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I was answering this question, I preferred generator expression here and used this, which I thought would be faster as generator doesn't need to create the whole list first:

>>> lis=[['a','b','c'],['d','e','f']]
>>> 'd' in (y for x in lis for y in x)
True

And Levon used list comprehension in his solution,

>>> lis = [['a','b','c'],['d','e','f']]
>>> 'd' in [j for i in mylist for j in i]
True

But when I did the timeit results for these LC was faster than generator:

~$ python -m timeit -s "lis=[['a','b','c'],['d','e','f']]" "'d' in (y for x in lis for y in x)"
    100000 loops, best of 3: 2.36 usec per loop
~$ python -m timeit -s "lis=[['a','b','c'],['d','e','f']]" "'d' in [y for x in lis for y in x]"
    100000 loops, best of 3: 1.51 usec per loop

then I increased the size of list, and timed it again:

lis=[['a','b','c'],['d','e','f'],[1,2,3],[4,5,6],[7,8,9],[10,11,12],[13,14,15],[16,17,18]]

This time for searching 'd' generator was faster than LC, but when I searched a middle element(11) and the last element then LC again beats the generator expression, and I can't understand why?

~$ python -m timeit -s "lis=[['a','b','c'],['d','e','f'],[1,2,3],[4,5,6],[7,8,9],[10,11,12],[13,14,15],[16,17,18]]" "'d' in (y for x in lis for y in x)"
    100000 loops, best of 3: 2.96 usec per loop

~$ python -m timeit -s "lis=[['a','b','c'],['d','e','f'],[1,2,3],[4,5,6],[7,8,9],[10,11,12],[13,14,15],[16,17,18]]" "'d' in [y for x in lis for y in x]"
    100000 loops, best of 3: 7.4 usec per loop

~$ python -m timeit -s "lis=[['a','b','c'],['d','e','f'],[1,2,3],[4,5,6],[7,8,9],[10,11,12],[13,14,15],[16,17,18]]" "11 in [y for x in lis for y in x]"
100000 loops, best of 3: 5.61 usec per loop

~$ python -m timeit -s "lis=[['a','b','c'],['d','e','f'],[1,2,3],[4,5,6],[7,8,9],[10,11,12],[13,14,15],[16,17,18]]" "11 in (y for x in lis for y in x)"
100000 loops, best of 3: 9.76 usec per loop

~$ python -m timeit -s "lis=[['a','b','c'],['d','e','f'],[1,2,3],[4,5,6],[7,8,9],[10,11,12],[13,14,15],[16,17,18]]" "18 in (y for x in lis for y in x)"
100000 loops, best of 3: 8.94 usec per loop

~$ python -m timeit -s "lis=[['a','b','c'],['d','e','f'],[1,2,3],[4,5,6],[7,8,9],[10,11,12],[13,14,15],[16,17,18]]" "18 in [y for x in lis for y in x]"
100000 loops, best of 3: 7.13 usec per loop
share|improve this question
2  
+1 I'll be tuned in for the answers too :) –  Levon Aug 15 '12 at 4:30
    
probably because of caching... and generator... maybe more calls needed (next, yield, save state, etc). and generators are really memory efficient. that's for sure. –  User007 Aug 15 '12 at 4:36
    
why not just any(d in x for x in lis)? –  gnibbler Aug 15 '12 at 4:42
    
@gnibbler any() is slower than generator expression itself, see this solution –  Ashwini Chaudhary Aug 15 '12 at 4:47
    
Not in the question you mentioned above stackoverflow.com/a/11964232/174728 –  gnibbler Aug 15 '12 at 4:55

3 Answers 3

up vote 13 down vote accepted

Expanding on Paulo's answer, generator expressions are often slower than list comprehensions because of the overhead of function calls. In this case, the short-circuiting behavior of in offsets that slowness if the item is found fairly early, but otherwise, the pattern holds.

I ran a simple script through the profiler for a more detailed analysis. Here's the script:

lis=[['a','b','c'],['d','e','f'],[1,2,3],[4,5,6],
     [7,8,9],[10,11,12],[13,14,15],[16,17,18]]

def ge_d():
    return 'd' in (y for x in lis for y in x)
def lc_d():
    return 'd' in [y for x in lis for y in x]

def ge_11():
    return 11 in (y for x in lis for y in x)
def lc_11():
    return 11 in [y for x in lis for y in x]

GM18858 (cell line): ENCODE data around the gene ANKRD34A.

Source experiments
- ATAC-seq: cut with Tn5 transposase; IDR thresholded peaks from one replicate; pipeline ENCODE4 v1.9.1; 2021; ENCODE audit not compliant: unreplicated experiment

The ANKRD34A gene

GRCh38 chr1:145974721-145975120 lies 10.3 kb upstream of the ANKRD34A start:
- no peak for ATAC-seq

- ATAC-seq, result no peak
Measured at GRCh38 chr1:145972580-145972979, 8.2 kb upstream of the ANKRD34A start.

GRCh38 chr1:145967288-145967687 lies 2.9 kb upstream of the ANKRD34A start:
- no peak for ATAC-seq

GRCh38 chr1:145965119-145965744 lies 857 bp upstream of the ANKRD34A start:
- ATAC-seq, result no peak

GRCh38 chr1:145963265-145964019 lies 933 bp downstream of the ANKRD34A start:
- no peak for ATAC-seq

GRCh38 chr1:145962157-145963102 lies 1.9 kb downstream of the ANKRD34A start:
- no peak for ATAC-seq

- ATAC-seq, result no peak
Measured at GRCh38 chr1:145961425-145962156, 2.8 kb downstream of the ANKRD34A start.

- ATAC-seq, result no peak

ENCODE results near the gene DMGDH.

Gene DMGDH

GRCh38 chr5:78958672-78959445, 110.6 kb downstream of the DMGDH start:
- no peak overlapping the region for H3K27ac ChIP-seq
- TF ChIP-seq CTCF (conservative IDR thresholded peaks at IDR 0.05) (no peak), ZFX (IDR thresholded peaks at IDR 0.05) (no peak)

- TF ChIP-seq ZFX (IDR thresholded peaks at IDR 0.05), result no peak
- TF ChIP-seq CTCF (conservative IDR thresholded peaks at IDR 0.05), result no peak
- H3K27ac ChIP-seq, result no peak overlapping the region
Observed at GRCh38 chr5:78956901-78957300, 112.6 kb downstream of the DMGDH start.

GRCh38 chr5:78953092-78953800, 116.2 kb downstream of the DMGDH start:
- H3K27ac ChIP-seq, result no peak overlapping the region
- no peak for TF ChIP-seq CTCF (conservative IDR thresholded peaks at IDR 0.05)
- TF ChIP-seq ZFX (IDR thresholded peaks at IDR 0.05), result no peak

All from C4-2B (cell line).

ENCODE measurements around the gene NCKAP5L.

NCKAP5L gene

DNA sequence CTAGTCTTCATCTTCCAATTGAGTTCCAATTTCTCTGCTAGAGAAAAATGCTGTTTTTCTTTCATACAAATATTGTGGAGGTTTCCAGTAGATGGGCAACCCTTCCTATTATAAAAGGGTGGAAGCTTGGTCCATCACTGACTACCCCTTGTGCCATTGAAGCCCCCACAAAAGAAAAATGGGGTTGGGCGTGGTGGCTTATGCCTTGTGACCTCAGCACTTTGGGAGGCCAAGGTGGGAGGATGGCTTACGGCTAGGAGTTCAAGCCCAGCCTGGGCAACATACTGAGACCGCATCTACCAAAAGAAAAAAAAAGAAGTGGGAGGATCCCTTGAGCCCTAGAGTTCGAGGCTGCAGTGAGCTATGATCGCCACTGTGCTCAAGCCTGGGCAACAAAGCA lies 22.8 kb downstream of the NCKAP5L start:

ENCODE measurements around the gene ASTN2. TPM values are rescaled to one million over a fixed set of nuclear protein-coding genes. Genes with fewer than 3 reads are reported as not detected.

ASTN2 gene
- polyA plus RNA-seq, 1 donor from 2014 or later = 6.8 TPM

def ge_18():
    return 18 in (y for x in lis for y in x)
def lc_18():
    return 18 in [y for x in lis for y in x]

for i in xrange(100000):
    ge_d()
    lc_d()
    ge_11()
    lc_11()
    ge_18()
    lc_18()

Here are the relevant results, reordered to make the patterns clearer.

         5400002 function calls in 2.830 seconds

   Ordered by: standard name

   ncalls  tottime  percall  cumtime  percall filename:lineno(function)
   100000    0.158    0.000    0.251    0.000 fop.py:3(ge_d)
   500000    0.092    0.000    0.092    0.000 fop.py:4(<genexpr>)
   100000    0.285    0.000    0.285    0.000 fop.py:5(lc_d)

   100000    0.356    0.000    0.634    0.000 fop.py:8(ge_11)
  1800000    0.278    0.000    0.278    0.000 fop.py:9(<genexpr>)
   100000    0.333    0.000    0.333    0.000 fop.py:10(lc_11)

   100000    0.435    0.000    0.806    0.000 fop.py:13(ge_18)
  2500000    0.371    0.000    0.371    0.000 fop.py:14(<genexpr>)
   100000    0.344    0.000    0.344    0.000 fop.py:15(lc_18)

Creating a generator expression is equivalent to creating a generator function and calling it. That accounts for one call to <genexpr>. Then, in the first case, next is called 4 times, until d is reached, for a total of 5 calls (times 100000 iterations = ncalls = 500000). In the second case, it is called 17 times, for a total of 18 calls; and in the third, 24 times, for a total of 25 calls.

The genex outperforms the list comprehension in the first case, but the extra calls to next account for most of the difference between the speed of the list comprehension and the speed of the generator expression in the second and third cases.

>>> .634 - .278 - .333
0.023
>>> .806 - .371 - .344
0.091

I'm not sure what accounts for the remaining time; it seems that generator expressions would be a hair slower even without the additional function calls. I suppose this confirms inspectorG4dget's assertion that "creating a generator comprehension has more native overhead than does a list comprehension." But in any case, this shows pretty clearly that generator expressions are slower mostly because of calls to next.

I'll add that when short-circuiting doesn't help, list comprehensions are still faster, even for very large lists. For example:

>>> counter = itertools.count()
>>> lol = [[counter.next(), counter.next(), counter.next()] 
           for _ in range(1000000)]
>>> 2999999 in (i for sublist in lol for i in sublist)
True
>>> 3000000 in (i for sublist in lol for i in sublist)
False
>>> %timeit 2999999 in [i for sublist in lol for i in sublist]
1 loops, best of 3: 312 ms per loop
>>> %timeit 2999999 in (i for sublist in lol for i in sublist)
1 loops, best of 3: 351 ms per loop
>>> %timeit any([2999999 in sublist for sublist in lol])
10 loops, best of 3: 161 ms per loop
>>> %timeit any(2999999 in sublist for sublist in lol)
10 loops, best of 3: 163 ms per loop
>>> %timeit for i in [2999999 in sublist for sublist in lol]: pass
1 loops, best of 3: 171 ms per loop
>>> %timeit for i in (2999999 in sublist for sublist in lol): pass
1 loops, best of 3: 183 ms per loop